SARASOTA, Fla. -- Florida is off the list.

Gov. Rick Scott convinced Secretary of the Interior Ryan Zinke to exempt Florida from any offshore drilling. Oil or gas drilling will not be allowed off the Gulf coast or in any water around Florida.

It's a big win for the environment, but it comes with political consequences.

“I’m 100 percent for keeping rigs off my coast,” said Fred Kagi, who lives on Longboat Key.

Kagi was taking a walk along Lido Beach in Sarasota. When he pointed to the water, it’s a view clear of any oil rigs.

“Look at the horizon," he said. "Everything you can see, money can’t buy. That’s nature, that’s what makes Florida and any place really special,” said Kagi.

The Florida native is happy to know this view will stay the same now that oil rigs will stay away from Florida’s coast.

“This is a good day for our state. We will continue to fight for our environment,” Scott told reporters on Wednesday during a visit in Bradenton.

He said he convinced the federal government to avoid offshore drilling off Florida’s coast by saying the state is unique from other coastal states.

“We’re different," Scott said. "We’re a state that’s very, very focused on the tourism industry. People are moving here because of our beaches. On top of that, we have a military presence that does training here.”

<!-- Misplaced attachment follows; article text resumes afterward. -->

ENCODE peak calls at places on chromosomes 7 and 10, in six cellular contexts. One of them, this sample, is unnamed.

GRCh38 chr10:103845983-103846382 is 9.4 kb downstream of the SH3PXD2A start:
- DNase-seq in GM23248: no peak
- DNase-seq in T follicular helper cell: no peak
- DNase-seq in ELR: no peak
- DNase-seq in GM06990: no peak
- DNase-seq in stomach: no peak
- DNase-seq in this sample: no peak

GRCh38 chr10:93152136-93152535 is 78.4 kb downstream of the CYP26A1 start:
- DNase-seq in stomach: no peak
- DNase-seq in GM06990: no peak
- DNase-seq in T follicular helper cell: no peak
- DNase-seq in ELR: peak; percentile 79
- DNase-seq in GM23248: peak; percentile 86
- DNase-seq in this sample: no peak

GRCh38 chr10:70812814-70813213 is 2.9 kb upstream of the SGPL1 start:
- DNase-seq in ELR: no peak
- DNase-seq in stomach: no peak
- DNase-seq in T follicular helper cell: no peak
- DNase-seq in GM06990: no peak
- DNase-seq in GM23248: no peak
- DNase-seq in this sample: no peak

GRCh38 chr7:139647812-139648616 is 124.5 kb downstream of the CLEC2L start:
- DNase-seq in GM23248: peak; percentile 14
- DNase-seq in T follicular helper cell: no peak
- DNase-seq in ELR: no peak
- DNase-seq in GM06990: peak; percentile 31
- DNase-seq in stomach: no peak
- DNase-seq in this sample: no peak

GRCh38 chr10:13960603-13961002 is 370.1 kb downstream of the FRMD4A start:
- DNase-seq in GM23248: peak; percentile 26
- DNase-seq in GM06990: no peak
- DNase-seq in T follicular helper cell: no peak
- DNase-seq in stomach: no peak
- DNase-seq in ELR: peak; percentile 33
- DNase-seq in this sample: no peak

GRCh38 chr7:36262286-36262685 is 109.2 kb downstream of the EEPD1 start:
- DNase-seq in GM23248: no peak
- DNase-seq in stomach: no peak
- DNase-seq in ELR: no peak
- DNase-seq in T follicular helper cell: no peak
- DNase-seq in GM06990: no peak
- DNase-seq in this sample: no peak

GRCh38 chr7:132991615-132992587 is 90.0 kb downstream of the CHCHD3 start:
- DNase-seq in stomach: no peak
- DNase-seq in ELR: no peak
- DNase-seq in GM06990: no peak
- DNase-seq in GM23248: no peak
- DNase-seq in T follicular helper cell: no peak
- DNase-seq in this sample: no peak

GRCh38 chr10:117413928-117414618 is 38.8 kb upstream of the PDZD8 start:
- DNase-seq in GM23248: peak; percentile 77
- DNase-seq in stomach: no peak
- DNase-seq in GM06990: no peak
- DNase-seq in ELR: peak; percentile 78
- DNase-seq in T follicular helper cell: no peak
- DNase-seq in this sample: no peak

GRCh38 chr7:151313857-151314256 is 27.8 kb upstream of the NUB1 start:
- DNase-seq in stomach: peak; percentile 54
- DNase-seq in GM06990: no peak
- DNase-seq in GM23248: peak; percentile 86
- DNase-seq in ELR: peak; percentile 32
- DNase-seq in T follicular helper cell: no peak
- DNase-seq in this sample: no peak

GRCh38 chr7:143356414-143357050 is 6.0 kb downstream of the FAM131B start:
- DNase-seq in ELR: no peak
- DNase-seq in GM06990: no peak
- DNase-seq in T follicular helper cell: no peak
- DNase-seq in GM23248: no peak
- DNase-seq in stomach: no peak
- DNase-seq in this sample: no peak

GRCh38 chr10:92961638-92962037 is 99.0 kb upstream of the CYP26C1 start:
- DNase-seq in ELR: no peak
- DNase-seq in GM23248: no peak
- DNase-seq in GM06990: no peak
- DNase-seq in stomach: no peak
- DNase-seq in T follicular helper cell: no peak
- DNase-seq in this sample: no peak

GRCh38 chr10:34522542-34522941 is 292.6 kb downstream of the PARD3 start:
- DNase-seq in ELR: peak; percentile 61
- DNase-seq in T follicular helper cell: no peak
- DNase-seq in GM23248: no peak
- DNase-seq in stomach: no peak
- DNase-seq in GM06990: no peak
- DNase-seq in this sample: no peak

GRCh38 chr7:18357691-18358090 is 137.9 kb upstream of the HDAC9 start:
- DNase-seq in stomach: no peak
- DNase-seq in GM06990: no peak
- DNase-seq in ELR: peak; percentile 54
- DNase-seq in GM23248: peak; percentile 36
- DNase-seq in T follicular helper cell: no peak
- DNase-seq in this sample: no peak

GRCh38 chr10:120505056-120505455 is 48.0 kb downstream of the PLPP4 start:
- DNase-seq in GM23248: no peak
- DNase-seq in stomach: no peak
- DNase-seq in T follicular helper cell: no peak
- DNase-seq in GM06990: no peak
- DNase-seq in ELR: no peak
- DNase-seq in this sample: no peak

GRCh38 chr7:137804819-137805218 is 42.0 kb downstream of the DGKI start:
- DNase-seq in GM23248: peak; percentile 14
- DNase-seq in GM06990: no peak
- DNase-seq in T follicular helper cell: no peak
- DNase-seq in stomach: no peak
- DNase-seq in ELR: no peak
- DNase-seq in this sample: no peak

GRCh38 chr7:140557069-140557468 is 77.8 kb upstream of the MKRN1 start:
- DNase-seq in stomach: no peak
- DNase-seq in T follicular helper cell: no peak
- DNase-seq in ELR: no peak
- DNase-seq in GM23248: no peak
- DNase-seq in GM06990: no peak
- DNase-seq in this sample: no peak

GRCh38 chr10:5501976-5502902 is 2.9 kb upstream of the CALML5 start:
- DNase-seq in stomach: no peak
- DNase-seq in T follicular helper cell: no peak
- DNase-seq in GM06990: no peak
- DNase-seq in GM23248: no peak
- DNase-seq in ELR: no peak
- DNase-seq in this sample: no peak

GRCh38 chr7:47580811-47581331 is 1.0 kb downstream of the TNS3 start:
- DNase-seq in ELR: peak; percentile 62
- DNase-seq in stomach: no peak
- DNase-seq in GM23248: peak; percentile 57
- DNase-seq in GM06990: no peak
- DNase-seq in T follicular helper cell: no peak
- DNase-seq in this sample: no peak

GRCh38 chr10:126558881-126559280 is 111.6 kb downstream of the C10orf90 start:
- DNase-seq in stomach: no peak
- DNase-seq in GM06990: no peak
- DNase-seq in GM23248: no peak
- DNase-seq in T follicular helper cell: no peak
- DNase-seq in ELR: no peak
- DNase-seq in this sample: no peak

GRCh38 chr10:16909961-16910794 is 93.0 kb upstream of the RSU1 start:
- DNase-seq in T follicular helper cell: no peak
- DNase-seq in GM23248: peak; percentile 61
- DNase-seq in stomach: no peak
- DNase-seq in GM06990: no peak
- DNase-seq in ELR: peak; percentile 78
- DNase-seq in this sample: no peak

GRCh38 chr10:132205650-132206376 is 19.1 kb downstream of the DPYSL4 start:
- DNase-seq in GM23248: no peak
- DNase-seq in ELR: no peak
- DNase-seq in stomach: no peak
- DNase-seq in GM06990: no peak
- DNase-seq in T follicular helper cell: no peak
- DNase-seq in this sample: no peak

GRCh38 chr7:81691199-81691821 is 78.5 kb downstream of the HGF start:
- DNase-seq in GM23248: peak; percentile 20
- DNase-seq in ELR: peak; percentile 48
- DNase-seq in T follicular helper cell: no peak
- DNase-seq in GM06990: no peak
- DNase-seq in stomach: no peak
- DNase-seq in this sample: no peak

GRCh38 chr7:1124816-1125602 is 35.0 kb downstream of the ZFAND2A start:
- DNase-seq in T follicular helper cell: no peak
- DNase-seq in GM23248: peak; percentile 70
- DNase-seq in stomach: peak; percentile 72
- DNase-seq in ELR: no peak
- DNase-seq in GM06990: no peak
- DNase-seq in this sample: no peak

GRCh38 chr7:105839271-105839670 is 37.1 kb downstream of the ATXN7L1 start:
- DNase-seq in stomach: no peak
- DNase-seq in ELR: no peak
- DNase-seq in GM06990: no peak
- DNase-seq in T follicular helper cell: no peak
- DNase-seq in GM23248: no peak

By exempting Florida, Scott has attracted criticism from other coastal states and from Sen. Bill Nelson (D).

Nelson, who may face a challenge for his Senate seat from Scott, calls the decision a “political stunt.

Scott says this isn’t about politics.

“Senator Nelson ought to be happy," he said. "This a big day for our state, to get the Secretary of Interior not to do offshore drilling. He should be happy. It’s not about politics, it’s about policy,”

The decision will help avoid images like those after the 2010 BP Deep Water Horizons explosion, which spilled 215 million gallons of crude oil in the Gulf.

Michael Crosby, president and CEO of Mote Marine Laboratory, says the Tampa Bay area was very lucky during the Horizons spill.

“We dodged an enormous bullet in the BP Deepwater Horizons explosion. If the current pattern had been normal that oil spill would have spread much further down the Southern coast, even into the coral reef track of the keys,” said Crosby.

Crosby says the feds and the governor made the right choice.

“We cannot afford the chance of losing what we hold so precious. Whether it’s the aesthetic aspect, the cultural linkage to marine environment or whether it’s the economy. We can’t take that risk.”

Some states like California say they too are unique and should be exempt. Some states are threatening legal action to protect its coastlines.

Make it easy to keep up-to-date with more stories like this. Download the 10 News app now.

Have a news tip? Email, visit our Facebook page or Twitter feed.